In Appreciation of Our Pastors |DR. R. CLIFFORD JONES
Have you ever wondered what being a pastor is really like? What is an average day in the life of a pastor? Do pastors even have such a thing as an average day? Many people believe that pastors have it easy, that, beyond preaching, pastors lead a life of leisure and laxity. Nothing could be farther from the truth.
Pastoral ministry is one of the toughest vocations there is. Pastors wear several hats, all at once. They are leaders, managers, administrators, worship leaders, preachers, counselors, and shepherds, to name some of the more common roles they play. In one week, sometimes in one day, a pastor will prepare a sermon, pray for a terminally ill person in the hospital, counsel with a family in distress, meet with a political or civic leader, chair a board, and review a budget. Little wonder some pastors burn out so quickly, leaving the ministry in frustration for less demanding occupations. Adding to their frustration are the expectations of the saints, many of whom think their pastor is superman or superwoman endowed with supernatural strength and stamina.
One reason pastors express for leaving ministry is lack of appreciation. Members, colleagues, leaders, and even their families often fail to demonstrate gratitude for their service, taking them for granted. Ministry may be a divine calling, but pastors are human beings who need affirmation. They need to hear a word of encouragement or an expression of support.
October is Pastor Appreciation Month and in the Adventist Church Oct. 13 is Pastor Appreciation Day. During this month you have an opportunity to affirm and appreciate your pastor, which is in keeping with the admonition of the apostle Paul (1 Thess. 5:12-13; 1 Tim. 5:17). How may you affirm your pastor? How may you celebrate your pastor’s work? How may you honor your pastor’s contributions and commitment? How may you pay tribute to your pastor’s dedication? What can you do to encourage your pastor?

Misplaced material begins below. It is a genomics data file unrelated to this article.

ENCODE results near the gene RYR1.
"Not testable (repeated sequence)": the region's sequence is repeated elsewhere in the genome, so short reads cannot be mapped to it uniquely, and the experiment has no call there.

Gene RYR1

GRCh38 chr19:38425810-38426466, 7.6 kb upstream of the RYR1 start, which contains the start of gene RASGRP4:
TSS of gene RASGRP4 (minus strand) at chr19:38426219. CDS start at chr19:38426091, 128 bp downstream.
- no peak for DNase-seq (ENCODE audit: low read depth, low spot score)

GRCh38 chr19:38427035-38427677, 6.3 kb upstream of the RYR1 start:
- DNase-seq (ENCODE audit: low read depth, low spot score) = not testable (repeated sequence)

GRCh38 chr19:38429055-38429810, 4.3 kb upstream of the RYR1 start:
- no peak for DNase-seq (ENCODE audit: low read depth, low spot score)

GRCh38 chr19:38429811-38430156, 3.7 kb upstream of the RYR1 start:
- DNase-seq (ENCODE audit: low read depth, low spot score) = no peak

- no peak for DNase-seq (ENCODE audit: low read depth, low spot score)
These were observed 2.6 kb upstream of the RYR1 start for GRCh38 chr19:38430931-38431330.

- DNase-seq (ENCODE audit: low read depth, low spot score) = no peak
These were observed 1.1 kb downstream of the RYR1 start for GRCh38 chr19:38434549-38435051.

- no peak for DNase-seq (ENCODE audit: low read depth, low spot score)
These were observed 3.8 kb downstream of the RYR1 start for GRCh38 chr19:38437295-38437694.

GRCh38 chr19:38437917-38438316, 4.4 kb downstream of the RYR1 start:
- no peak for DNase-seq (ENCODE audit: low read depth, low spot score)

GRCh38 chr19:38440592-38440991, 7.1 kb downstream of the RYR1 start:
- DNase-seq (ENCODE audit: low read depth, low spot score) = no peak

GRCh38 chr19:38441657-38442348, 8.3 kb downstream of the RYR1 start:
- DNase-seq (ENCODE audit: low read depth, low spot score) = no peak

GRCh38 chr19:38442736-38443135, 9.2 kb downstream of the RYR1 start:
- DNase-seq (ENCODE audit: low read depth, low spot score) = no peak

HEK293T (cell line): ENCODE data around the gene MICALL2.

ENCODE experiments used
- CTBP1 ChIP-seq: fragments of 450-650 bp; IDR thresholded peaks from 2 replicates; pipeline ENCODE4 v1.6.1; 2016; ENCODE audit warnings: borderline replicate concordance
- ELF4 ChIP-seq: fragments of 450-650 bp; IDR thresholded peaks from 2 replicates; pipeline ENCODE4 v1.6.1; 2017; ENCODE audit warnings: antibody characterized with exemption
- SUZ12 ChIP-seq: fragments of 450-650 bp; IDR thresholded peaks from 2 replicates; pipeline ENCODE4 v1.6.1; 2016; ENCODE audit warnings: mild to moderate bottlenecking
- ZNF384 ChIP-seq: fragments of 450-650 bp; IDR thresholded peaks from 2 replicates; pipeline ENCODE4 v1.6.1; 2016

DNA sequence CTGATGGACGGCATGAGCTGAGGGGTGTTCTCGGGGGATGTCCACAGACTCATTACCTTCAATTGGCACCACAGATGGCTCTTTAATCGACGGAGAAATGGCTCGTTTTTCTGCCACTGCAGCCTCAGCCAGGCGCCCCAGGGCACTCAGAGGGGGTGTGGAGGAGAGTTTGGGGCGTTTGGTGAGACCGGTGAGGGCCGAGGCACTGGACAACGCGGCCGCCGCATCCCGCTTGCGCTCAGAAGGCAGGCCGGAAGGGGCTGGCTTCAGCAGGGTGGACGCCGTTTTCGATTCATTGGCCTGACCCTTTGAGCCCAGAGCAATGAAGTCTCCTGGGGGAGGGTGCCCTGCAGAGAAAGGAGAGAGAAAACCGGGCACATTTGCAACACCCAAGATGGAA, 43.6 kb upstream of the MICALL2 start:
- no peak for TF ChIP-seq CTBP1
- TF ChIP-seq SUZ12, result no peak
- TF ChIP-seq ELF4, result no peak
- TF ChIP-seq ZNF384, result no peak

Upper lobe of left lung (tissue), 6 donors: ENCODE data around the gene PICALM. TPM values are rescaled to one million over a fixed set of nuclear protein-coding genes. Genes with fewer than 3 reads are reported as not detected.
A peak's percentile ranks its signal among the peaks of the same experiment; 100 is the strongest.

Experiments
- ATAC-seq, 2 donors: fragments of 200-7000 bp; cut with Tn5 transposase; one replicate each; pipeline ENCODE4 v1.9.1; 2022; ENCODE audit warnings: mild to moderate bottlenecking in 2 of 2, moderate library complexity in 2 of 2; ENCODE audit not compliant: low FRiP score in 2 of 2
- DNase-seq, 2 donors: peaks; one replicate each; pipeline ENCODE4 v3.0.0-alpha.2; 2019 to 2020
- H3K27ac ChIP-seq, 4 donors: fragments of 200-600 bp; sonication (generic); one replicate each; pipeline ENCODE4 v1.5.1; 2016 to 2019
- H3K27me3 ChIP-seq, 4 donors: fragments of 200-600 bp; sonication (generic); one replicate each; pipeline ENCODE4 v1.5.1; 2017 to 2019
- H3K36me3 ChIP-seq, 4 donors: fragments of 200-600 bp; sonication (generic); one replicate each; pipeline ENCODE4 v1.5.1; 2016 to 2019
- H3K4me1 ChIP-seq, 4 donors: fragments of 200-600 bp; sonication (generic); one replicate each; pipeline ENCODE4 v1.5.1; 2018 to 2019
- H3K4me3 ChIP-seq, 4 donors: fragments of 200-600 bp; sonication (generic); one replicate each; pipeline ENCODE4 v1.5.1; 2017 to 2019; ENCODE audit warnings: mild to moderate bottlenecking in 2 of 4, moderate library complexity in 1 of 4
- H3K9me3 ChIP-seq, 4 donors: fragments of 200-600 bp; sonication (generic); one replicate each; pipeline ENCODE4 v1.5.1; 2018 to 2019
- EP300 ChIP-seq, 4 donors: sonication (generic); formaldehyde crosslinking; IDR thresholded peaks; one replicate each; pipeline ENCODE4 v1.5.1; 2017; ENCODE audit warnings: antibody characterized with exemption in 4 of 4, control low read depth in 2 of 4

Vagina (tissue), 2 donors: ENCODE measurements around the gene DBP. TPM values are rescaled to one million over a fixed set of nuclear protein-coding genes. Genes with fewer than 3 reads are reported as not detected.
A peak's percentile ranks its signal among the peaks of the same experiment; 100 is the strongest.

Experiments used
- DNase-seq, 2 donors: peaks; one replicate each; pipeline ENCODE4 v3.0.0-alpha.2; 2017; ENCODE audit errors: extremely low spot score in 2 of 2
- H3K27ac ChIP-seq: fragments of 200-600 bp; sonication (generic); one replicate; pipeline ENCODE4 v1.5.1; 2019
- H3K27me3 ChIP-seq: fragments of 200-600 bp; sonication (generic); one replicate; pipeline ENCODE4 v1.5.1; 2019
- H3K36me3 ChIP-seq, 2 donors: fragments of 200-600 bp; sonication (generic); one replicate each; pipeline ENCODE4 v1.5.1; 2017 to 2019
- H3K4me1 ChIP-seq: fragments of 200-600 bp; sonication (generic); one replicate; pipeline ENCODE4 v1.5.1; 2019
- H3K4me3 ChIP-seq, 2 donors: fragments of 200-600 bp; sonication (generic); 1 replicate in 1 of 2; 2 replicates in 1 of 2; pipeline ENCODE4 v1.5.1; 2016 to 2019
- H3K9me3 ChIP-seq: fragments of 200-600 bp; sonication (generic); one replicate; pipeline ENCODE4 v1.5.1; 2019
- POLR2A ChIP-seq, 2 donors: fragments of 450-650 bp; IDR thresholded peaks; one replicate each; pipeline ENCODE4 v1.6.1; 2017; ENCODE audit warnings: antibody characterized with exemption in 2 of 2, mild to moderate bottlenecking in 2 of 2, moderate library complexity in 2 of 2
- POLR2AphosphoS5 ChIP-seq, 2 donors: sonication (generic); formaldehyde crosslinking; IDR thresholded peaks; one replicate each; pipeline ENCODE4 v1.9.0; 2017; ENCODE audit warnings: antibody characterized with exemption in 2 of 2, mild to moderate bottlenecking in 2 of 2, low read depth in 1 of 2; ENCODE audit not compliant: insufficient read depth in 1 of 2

You may let your pastor know that you’re praying for him or her. Beyond praying for your pastor, send him or her an encouraging note or card. Let your pastor know that his or her ministry matters, and that they’re making a difference. Volunteer your services; be willing to do, not just talk. Commit to being a part of the solution. Be as copious with compliments as you are with constructive criticisms.
Pastoring is a sobering, sublime responsibility, especially in times like these. God promised His people that He would give them pastors with hearts like His, pastors who will lead their congregations in paths of righteousness for His name’s sake (Psalm 23:2), pastors who, as good undershepherds, will feed and not fleece their flock (Eze. 34:1-31). I believe that the Lake Region Conference is blessed with such pastors, and I am deeply grateful for each one of them. I encourage you to remember your pastor during Pastor Appreciation Month, demonstrating your appreciation in some tangible way. Thank you for what you will do to encourage and affirm your pastor.
Your partner in mission and ministry,
R. Clifford Jones